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Wearable Technology

Posted By James Gaskin, Thursday, October 22, 2015

 Lately I’ve been keenly interested in the potential application of wearable technologies to organizational and consumer studies. As a general rule, it’s bad practice to base research and scientific studies on the latest gadgets until it’s clear what their scope and impact potential is. But I would argue that wearable technologies are an exception. Why are they different from other gizmos we could study? Well, because they actually enable a new mode of data collection that will change the paradigm of what we can study. 

Whether in consulting research, internal studies, or in academic pursuits, most measures in the organizational and consumer studies are collected indirectly through subjective surveys of an individual’s beliefs, attitudes or perceptions. Because these are completely subjective, these measures are not precise and are subject to a great deal of error and bias. To address this issue, researchers have tried direct measurement of physiology (such as heart rate, skin temperature and conductivity, etc.), but until now, the equipment required to measure these physiometrics has been incredibly invasive, expensive, and bulky – potentially confounding any experimental procedures and limiting data collection – and has largely restricted such research to an academic arena. However, with the advent of powerful, commercially available, consumer wearable technologies – such as smart watches – we now have the opportunity to conduct inexpensive, non-invasive studies that will feel natural to study participants and will therefore be less likely to confound data collection and findings.

As mentioned, these devices can provide exact empirical measures of traditionally subjective measures. For example, an increasingly important psychological measure of interest in organizational and consumer studies is called “flow” –- a deep state of immersion when the individual loses track of time, feels intense arousal and control while engaging in a task or interacting in an experience or with others. Leveraging wearable technologies to investigate the flow experience will allow us to detect fluctuations in physiology and to provide an objective, physiology-based measure of the flow experience. Understanding traditionally perceptual measures (like flow) at the physiological level will allow for more precise measurement and will therefore allow researchers to capture, theorize about, and design around these measures more accurately than could be done with the traditional perceptual measures. These technologies may even be leveraged, not only as data collection devices, but as feedback devices.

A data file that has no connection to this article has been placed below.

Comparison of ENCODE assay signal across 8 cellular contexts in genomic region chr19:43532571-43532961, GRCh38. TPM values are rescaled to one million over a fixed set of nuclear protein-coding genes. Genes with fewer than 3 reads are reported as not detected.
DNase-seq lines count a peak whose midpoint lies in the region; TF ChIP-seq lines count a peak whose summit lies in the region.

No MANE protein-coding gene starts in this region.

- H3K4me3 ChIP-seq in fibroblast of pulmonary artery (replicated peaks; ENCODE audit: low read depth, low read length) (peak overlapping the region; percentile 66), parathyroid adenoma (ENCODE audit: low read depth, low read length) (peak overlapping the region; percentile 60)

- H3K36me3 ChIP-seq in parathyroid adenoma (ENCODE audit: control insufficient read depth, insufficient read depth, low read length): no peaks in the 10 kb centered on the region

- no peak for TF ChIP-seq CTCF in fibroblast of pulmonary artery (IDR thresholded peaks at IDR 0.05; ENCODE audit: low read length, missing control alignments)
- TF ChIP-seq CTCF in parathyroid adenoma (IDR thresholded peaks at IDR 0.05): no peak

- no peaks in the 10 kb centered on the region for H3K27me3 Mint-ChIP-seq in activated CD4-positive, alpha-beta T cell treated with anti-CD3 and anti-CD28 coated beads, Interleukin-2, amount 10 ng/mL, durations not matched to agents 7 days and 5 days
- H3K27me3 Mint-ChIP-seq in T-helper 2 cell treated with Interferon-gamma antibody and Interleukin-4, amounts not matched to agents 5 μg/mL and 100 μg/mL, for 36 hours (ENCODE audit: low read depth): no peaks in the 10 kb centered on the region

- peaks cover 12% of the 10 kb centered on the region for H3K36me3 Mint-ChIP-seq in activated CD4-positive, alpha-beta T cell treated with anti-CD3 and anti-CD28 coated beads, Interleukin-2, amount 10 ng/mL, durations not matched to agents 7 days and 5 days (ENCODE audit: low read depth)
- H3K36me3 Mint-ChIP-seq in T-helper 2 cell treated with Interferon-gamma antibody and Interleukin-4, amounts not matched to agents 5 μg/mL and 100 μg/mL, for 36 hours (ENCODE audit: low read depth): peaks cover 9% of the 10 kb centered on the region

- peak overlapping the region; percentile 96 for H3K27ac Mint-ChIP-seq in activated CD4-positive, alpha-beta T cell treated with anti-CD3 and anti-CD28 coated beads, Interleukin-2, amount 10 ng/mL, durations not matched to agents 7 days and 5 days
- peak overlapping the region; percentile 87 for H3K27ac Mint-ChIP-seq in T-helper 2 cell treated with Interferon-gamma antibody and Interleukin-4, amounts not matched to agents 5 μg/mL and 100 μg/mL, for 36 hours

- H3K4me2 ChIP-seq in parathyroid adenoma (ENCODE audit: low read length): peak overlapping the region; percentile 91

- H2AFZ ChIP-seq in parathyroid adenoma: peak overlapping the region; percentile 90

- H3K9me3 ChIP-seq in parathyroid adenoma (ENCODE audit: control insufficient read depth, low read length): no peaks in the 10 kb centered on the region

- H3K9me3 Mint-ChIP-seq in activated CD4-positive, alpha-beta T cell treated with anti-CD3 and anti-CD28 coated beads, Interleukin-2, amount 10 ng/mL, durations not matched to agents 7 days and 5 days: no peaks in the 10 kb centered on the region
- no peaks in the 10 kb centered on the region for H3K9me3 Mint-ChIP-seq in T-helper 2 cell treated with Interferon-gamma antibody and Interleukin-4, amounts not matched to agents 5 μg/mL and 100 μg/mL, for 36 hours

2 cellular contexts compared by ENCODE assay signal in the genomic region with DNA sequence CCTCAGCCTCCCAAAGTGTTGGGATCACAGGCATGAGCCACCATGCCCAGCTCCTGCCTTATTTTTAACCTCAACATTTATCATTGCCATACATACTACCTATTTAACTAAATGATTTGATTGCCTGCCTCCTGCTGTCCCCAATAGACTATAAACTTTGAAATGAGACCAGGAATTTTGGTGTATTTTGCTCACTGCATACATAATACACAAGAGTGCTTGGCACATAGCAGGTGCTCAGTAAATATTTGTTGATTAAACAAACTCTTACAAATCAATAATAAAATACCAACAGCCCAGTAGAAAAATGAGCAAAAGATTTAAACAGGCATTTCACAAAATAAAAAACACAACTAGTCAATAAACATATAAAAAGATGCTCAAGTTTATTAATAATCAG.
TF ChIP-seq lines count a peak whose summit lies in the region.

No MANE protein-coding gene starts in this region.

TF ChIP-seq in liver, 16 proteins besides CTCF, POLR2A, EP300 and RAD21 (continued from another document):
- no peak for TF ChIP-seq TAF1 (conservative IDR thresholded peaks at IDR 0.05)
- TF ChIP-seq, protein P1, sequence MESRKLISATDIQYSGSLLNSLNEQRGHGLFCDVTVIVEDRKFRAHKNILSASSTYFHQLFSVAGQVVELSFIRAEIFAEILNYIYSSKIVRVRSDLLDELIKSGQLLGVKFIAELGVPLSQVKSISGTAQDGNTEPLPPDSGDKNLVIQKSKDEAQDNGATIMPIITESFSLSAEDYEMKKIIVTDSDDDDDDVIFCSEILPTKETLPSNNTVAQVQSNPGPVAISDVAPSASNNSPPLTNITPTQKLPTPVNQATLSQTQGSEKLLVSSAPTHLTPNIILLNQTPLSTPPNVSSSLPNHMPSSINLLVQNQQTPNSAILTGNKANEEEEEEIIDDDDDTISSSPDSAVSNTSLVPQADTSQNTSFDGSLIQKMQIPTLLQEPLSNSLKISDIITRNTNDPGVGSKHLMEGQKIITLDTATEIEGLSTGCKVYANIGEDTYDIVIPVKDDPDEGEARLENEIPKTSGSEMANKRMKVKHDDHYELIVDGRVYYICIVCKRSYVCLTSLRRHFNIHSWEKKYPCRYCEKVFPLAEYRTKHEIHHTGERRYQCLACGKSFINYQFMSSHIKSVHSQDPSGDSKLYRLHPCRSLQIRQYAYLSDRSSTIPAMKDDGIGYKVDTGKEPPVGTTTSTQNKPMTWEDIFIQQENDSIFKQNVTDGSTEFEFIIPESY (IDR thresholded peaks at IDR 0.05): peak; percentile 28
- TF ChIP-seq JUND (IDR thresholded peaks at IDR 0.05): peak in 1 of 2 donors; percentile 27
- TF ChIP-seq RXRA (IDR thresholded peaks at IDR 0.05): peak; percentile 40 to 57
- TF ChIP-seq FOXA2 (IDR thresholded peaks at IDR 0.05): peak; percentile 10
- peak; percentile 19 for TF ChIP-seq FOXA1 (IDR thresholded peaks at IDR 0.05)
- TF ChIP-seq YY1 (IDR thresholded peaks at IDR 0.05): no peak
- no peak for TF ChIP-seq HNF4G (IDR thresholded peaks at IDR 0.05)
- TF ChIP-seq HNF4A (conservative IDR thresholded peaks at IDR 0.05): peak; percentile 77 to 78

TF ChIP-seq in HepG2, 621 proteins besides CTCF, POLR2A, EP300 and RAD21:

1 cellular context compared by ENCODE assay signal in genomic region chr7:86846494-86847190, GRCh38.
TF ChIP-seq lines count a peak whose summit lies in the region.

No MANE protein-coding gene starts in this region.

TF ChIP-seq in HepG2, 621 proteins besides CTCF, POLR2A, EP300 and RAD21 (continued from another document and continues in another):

The new Microsoft Hololens (https://youtu.be/aThCr0PsyuA) is a mixed reality device that overlays a virtual reality on our physical reality. The device also includes an EEG (as well as sensors for skin temperature, blood oxygen level, and skin conductance). If we can detect the neurophysiological patterns that indicate entry into a flow state, sustaining a flow state, and then dropping back to a normal (non-flow) state, we can use that feedback to redesign the stimuli presented to the user in order to keep them in the flow state. Why would we want to do this? Because flow is known to increase satisfaction and return intentions – i.e., they will enjoy our product or service and will intend to continue using it and use it more often. These are good things.

Imagine in a group meeting or event that several attendees are wearing smart watches that track their heart rate, skin temperature, and skin conductivity (all emotional indicators). We may be able to monitor their reactions to speakers and/or topics through a shared app, allowing the results to be applied when developing future sessions. We could also enable participants to better evaluate the sessions best suited for them, creating an enhanced, customized educational experience. 

Has your association considered the implications and opportunities of wearable technology to enhancing your offering? It may be time to start.


James Gaskin is a professor of information systems in the Marriott School of Management at Brigham Young University. Dr. Gaskin teaches advanced multivariate statistics for academic research and is the founder of StatWiki, an extensive online database of advanced statistical tools and tools and tutorials and Gaskination, a YouTube channel with over 130 statistics tutorials.

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